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While the largest destinations for cross-border capital into the U.S. have lost momentum in recent years, Boston is gaining ground.
Foreign investment in office, multifamily, industrial, retail and hotel assets have averaged about $2B annually in Boston’s urban core in recent years, but increased to $3.1B in 2018, according to Real Capital Analytics. 
In downtown San Francisco, foreign investment fell from more than $3B in 2016 to $1.6B last year. Foreign investment in New York City real estate dropped by 50% between 2015 and 2018. “On the basis and return side, we’re an even more attractive market than New York or San Francisco right now,” CBRE Executive Vice President Scott Dragos said. “Boston has historically been behind, so that’s a breath of fresh air.” Read More.
Looking to learn more about Boston's growing international marketplace? Attend GBAR Global Council's International Connection: Working with International Clients program and hear from industry professionals about their work with foreign buyers, sellers and investors. More Information. 
Boston Gaining On New York, San Francisco As Foreign Investors’ Market Of Choice
Article Courtesy of Inman News

These services streamline how we operate and give us insight and clarity:

There are many factors at play when it comes to making a real estate team more efficient. In a previous article, I covered what I consider to be the most important factor, which is building a company culture.

A close second to that is using the proper efficiency tools to help agents stay on track with tasks, office communication, ongoing training and, most importantly, measurement.

Over the years, I’ve used many different CRMs, task management software and websites, and the below list is composed of my favorite tech tools for running an effective and efficient team.  

1. Workplace by Facebook

This is by far my favorite piece of software that I’ve used in the past 12 years for training and creating a virtual company culture.

Think of it as your company’s own private Facebook without the advertisements and the strong political opinions of distant relatives.

We use it for all communication with our team members. We use this for agent onboarding, communication, training and project management.

One of our focuses here at Spyglass Realty is ongoing training, so we’ll video our monthly meeting and then cut it up into segments and take the edited videos and put them in our Agent Onboarding Channel, as well as Agent Training Chanel. We also label them properly so that an agent can search any subject and the proper video appears.  

We use the chat function (which is just like Facebook Messenger) to chat privately or with certain groups. I have paid admins and VAs in certain groups (like Content Marketing) and agents that are taking leads in others. You also have the ability to start a separate group with clients. 

I once started with an investor and met them on a Zoom call (which was broadcast in that group with myself, the investor and an assistant) and signed a buyer rep, toured properties via Workplace Live and closed on two duplexes without ever meeting the client or them visiting Austin.

2. Follow Up Boss

When it comes to customer relationship management systems (CRM), there are a lot of choices. I’ve used a variety of CRMs in the past, and my favorite one is Follow Up Boss. I will say there are CRMs out there that allow for more customization, have a few more bells and whistles, and can potentially do more if you know how to program or hire someone to program for you.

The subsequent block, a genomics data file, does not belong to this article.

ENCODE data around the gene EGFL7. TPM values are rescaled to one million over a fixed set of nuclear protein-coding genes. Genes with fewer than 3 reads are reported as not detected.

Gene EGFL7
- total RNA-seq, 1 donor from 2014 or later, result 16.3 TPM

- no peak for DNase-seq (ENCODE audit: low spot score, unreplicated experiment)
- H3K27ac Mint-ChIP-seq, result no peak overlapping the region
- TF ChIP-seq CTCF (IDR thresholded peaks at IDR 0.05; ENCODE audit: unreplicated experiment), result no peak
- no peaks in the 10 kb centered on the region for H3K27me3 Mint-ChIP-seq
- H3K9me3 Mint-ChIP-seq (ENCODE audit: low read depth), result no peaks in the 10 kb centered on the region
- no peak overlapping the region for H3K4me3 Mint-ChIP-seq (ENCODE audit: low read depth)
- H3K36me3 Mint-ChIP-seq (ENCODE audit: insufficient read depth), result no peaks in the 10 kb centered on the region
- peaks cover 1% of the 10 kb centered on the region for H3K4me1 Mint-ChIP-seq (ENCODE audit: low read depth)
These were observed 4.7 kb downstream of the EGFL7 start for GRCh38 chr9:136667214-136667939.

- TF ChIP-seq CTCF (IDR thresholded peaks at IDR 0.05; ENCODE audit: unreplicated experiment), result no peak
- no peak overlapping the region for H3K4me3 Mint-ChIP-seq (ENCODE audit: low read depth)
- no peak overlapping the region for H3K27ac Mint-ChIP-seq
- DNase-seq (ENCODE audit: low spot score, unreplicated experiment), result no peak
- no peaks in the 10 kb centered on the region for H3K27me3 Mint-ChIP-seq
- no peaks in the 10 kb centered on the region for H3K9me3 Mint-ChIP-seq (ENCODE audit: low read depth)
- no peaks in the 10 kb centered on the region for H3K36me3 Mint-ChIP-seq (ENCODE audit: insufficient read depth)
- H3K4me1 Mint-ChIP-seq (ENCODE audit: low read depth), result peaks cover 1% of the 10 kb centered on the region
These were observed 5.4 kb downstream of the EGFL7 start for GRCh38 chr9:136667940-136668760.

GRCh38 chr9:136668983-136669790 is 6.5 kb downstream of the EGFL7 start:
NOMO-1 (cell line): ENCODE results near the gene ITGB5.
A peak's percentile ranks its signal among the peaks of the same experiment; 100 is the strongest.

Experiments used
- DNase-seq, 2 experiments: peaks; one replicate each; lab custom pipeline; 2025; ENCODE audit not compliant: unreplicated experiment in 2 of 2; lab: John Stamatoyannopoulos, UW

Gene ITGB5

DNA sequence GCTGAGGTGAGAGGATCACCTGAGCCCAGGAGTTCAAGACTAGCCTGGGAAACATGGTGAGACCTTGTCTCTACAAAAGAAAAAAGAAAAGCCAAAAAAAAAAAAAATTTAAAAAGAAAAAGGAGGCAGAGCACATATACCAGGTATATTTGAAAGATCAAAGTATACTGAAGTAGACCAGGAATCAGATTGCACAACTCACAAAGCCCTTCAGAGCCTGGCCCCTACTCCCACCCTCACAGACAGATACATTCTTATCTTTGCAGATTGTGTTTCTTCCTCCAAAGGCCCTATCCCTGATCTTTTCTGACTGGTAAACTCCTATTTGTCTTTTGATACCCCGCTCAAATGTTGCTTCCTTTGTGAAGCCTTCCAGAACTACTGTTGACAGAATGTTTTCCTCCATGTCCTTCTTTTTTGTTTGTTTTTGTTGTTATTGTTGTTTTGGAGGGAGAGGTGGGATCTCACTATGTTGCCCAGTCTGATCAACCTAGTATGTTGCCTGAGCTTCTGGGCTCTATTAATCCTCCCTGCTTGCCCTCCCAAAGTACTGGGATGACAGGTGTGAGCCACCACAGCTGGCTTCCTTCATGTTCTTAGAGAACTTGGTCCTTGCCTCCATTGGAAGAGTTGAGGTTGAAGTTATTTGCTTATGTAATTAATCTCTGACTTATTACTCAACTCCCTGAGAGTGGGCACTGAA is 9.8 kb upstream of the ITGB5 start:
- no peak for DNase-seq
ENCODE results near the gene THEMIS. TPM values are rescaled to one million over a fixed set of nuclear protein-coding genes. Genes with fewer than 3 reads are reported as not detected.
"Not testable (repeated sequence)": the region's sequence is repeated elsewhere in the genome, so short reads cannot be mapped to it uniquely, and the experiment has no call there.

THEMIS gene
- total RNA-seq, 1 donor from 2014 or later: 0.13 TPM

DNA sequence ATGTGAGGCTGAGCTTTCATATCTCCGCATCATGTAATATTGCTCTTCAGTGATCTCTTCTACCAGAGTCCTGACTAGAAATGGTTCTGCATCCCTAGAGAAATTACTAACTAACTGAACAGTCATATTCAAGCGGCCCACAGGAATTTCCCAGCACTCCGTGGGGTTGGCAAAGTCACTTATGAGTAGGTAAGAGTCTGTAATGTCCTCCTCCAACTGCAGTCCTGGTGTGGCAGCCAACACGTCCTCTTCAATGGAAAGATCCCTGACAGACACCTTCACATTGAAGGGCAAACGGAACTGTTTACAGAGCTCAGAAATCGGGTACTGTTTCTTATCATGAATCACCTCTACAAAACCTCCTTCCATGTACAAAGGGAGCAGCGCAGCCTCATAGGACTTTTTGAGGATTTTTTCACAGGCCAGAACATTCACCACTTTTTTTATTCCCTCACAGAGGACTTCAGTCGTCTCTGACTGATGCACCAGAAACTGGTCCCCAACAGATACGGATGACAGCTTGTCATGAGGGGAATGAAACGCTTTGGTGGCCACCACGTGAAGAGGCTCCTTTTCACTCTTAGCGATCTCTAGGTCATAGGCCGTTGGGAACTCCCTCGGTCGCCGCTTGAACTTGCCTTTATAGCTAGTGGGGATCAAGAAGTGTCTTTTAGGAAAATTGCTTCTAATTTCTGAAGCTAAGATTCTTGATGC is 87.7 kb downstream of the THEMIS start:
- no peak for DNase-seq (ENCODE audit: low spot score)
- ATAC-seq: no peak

But if you’re looking for the best, out-of-the-box CRM platform for real estate teams that doesn’t require a computer science degree, Follow Up Boss is my pick. The lead routing, action plans and reporting on this platform are easy to set up and use, and the API works with every lead source that I have encountered. 

You can also make “Smart Lists” based on the time that the lead came into the site, what tags they have, how many times they came back to the site and a number of other functions that allow you to save the criteria of the lead search. You can share these lists with the agents to use as their daily follow-up. 

3. Trello

Every team needs a way to assign tasks to admin and agents. There are a number of tools that accomplish this. I’ve used Basecamp, Asana and Trello.

I find Trello to be the most user-friendly project management tool of them all. The dashboard looks like a game of solitaire and it’s easy to assign a member to each task, assign due dates, and move the card to the completed pile of cards. The key with any number of systems is documentation of these systems.  

4. Zapier

If you’re a team that runs multiple platforms for lead generation, you’ll find that many of these don’t talk to each other the correct way. Zapier is the solution for this.

It’s not just for leads, but in this business, that’s primarily what we use it for. To explain further, software platforms have what is called an API, which is a set of tools, protocols and routines. Each platform has one, and Zapier is software where users can make a workflow from one platform to another. 

There are simple integrations that a tech-savvy broker can implement, but if you’re working with multiple platforms and need a more intricate workflow, you might want to find a Zapier contractor who you can pay to put these together. 

5. Brokerflow

For anyone who’s running a team, it’s important to track growth and performance. Some brokers and team leaders (like myself) aren’t wired for this. For me, BrokerFlow was the answer.